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Facebook released its first-quarter earnings on Wednesday.


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Facebook grew its users and revenue in the first quarter, but the social media giant reiterated that a new privacy update Apple released this week could hinder its ads business. 

“We continue to expect increased ad targeting headwinds in 2021 from regulatory and platform changes, notably the recently-launched iOS 14.5 update, which we expect to begin having an impact in the second quarter,” Facebook CFO Dave Wehner said in a statement.

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The social network grew its revenue by 48%, to $26.17 billion, beating Wall Street’s expectations of $23.7 billion. Facebook earned $3.30 a share, surpassing the forecast of $2.34 per share anticipated by analysts surveyed by Thomson Reuters. With more businesses going online during the coronavirus pandemic, Wehner noted that the company’s revenue growth was fueled by an increase in the average price per ad. Facebook’s stock jumped by nearly 5%, to $322.04 per share, in after-hours trading. 

Roughly 2.85 billion people logged in to Facebook every month, up 10% compared with the same period last year, the company said Wednesday. 

Facebook’s first-quarter earnings come as a public battle with Apple continues to escalate. The social network said Monday that it started rolling out a change required by Apple as part of Apple’s iOS 14.5 software update. App developers, including Facebook, will start showing iPhone and iPad users a prompt that asks for permission to track them across other apps and websites. Before showing Apple’s required notification, Facebook plans to display its own screen that outlines how the company uses the data, including by noting that advertising allows the company to avoid charging a subscription fee to use its various services.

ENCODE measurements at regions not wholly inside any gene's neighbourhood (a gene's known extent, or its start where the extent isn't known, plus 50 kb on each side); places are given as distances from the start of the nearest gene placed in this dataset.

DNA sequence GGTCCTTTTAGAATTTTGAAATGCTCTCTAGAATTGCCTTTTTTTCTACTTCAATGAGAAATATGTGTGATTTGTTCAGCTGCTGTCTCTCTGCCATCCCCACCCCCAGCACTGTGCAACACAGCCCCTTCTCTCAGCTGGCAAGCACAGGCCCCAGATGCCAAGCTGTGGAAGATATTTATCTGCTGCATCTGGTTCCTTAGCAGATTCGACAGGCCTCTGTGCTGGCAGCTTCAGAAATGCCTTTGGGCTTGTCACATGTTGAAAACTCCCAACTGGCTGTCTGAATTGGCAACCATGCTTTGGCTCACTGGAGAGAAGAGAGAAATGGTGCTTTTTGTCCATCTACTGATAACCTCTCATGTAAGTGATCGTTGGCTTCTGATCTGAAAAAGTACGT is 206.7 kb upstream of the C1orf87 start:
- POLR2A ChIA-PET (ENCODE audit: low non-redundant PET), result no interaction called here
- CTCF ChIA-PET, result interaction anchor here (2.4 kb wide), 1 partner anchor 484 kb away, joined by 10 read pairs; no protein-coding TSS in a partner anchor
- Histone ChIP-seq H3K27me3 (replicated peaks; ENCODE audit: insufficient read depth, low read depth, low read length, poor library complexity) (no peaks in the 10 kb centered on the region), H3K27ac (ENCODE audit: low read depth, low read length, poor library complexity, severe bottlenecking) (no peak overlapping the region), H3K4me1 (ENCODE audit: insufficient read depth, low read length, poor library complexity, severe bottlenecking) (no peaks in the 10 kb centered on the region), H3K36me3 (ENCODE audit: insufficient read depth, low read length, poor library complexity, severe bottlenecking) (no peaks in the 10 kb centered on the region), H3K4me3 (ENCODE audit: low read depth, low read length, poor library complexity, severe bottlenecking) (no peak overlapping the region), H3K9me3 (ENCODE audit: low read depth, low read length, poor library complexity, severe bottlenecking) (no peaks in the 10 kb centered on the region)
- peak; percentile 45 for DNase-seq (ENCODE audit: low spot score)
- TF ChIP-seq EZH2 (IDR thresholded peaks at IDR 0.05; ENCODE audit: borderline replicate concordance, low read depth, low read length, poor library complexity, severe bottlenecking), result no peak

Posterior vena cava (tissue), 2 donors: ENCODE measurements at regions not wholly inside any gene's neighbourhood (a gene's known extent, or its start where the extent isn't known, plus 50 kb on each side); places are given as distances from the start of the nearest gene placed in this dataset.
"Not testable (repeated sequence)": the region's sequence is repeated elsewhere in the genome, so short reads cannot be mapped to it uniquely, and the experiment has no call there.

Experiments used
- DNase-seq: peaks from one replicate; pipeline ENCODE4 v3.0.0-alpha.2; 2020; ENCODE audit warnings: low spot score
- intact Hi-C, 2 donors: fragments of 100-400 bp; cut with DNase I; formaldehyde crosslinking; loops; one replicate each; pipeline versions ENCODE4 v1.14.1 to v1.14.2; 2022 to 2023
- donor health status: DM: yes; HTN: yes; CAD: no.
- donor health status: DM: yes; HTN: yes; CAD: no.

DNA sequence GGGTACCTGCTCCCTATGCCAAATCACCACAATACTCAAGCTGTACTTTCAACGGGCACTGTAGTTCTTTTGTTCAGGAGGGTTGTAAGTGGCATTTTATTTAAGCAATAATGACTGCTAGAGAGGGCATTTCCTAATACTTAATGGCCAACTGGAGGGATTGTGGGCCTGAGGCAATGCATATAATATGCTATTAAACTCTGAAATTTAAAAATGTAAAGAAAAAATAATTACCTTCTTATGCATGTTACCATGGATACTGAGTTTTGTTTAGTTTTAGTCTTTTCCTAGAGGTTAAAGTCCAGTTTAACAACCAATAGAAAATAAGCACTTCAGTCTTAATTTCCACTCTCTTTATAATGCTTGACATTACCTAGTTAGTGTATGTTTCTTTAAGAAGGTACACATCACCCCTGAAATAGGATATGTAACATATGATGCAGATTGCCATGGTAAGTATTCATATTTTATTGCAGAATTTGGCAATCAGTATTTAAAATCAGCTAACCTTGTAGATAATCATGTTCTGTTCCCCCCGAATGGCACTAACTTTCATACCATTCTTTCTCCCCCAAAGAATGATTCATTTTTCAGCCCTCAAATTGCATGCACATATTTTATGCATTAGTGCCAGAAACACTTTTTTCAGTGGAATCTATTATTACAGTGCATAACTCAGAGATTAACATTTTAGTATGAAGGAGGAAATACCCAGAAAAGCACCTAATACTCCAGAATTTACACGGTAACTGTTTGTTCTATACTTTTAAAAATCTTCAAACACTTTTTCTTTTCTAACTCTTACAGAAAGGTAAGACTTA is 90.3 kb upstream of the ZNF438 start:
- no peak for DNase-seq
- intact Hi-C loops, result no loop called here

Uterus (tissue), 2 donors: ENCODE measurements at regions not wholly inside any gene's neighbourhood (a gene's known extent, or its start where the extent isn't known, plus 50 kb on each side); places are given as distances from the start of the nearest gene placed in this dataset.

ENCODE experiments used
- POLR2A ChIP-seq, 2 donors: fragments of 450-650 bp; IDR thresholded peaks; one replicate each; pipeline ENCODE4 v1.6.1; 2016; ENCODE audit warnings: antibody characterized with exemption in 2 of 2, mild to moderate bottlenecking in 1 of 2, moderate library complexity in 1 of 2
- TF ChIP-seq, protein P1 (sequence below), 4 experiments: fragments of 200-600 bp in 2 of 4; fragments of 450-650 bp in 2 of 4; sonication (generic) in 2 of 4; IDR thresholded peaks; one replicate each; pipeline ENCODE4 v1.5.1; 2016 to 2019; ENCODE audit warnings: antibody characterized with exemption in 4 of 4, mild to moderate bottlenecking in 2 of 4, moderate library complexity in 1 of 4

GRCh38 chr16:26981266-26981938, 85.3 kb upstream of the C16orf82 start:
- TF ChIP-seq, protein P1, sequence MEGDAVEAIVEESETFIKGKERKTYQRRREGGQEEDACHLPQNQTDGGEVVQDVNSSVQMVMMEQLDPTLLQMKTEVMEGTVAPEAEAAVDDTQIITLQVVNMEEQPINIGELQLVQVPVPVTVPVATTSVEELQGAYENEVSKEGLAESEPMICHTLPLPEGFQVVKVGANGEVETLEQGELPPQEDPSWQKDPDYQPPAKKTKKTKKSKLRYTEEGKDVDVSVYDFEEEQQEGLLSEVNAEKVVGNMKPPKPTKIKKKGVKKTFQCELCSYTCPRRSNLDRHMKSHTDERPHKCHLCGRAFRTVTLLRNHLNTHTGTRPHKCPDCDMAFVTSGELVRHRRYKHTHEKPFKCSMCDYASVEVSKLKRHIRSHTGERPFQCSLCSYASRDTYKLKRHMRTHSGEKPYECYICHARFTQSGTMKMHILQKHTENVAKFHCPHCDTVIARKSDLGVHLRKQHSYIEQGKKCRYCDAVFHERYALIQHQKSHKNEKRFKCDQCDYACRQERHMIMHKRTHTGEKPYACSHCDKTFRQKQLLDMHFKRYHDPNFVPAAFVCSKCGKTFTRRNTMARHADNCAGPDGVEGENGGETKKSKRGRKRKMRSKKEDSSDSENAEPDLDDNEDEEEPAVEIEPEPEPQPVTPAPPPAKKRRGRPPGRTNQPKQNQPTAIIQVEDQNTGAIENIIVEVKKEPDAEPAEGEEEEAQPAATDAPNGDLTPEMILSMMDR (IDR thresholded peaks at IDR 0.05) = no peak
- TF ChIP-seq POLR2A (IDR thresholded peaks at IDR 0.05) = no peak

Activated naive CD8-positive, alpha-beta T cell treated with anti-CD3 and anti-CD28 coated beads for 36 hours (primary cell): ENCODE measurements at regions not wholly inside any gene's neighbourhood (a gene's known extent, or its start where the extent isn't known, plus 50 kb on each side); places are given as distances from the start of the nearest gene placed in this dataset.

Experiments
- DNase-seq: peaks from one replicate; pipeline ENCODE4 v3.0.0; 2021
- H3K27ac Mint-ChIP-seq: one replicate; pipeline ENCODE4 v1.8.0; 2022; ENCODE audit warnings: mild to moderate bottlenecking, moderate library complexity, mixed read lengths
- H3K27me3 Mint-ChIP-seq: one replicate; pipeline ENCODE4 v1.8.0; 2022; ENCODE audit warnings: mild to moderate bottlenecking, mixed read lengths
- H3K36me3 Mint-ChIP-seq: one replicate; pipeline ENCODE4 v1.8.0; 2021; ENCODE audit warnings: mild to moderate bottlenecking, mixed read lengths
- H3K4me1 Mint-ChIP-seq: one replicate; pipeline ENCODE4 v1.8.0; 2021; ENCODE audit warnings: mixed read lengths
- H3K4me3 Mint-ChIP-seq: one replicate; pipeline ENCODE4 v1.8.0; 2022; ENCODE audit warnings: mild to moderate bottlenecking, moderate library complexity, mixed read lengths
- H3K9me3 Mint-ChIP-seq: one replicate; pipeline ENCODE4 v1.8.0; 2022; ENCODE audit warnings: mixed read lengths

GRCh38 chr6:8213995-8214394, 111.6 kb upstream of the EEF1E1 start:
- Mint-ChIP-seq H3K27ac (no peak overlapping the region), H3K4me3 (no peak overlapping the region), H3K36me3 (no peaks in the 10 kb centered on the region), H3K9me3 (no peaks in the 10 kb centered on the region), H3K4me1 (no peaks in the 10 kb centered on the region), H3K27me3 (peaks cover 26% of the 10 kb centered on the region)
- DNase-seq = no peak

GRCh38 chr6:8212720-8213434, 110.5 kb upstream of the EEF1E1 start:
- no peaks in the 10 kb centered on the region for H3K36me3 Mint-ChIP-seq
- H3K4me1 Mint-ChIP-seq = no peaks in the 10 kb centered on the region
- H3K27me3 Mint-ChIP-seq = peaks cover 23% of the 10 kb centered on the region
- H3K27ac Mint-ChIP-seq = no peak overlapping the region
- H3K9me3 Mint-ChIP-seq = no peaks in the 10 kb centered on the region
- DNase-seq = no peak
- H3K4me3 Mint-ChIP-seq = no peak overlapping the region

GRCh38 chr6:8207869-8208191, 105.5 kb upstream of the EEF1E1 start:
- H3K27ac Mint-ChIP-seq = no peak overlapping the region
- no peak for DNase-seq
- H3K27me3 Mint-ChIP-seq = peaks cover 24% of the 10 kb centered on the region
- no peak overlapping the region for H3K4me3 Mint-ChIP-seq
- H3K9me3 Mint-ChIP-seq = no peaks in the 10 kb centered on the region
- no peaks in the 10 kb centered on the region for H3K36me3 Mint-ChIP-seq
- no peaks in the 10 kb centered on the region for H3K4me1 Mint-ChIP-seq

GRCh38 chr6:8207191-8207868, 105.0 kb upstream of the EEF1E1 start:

Facebook COO Sheryl Sandberg said during a conference call that the company is helping businesses navigate through the iOS 14.5 changes and is rebuilding “meaningful” parts of its ad technology. She added that the social network believes businesses can still get “great results” from digital ads. 

The world’s biggest social network has had a poor track record when it comes to protecting user privacy. Its most damaging scandal involved data harvesting by political consulting firm Cambridge Analytica that could have impacted the outcome of the 2016 US presidential election. Facebook, though, has publicly pushed back against Apple’s privacy change, stating that it could make it tougher for small businesses to target ads to attract new customers. Apple, on the other hand, says the new feature, known as App Tracking Transparency, will give users more control over their data. 

While Facebook believes the change could harm its ad business, CEO Mark Zuckerberg has downplayed the looming impact on his company. In March, he said in an interview on social audio app Clubhouse that he was “confident” that Facebook would be able “to manage through that situation well.”

New products in the works

At the same time it’s battling Apple, Facebook continues to work on new products as competition heats up from short-form video app TikTok, social media site Twitter and other tech companies.

Facebook plans to roll out several audio tools in the coming weeks, including a Clubhouse competitor and a feature called Soundbites that’ll let users share short audio clips. This week, Spotify added a mini player for songs and podcasts in the Facebook app, which lets users discover new content more easily through social media.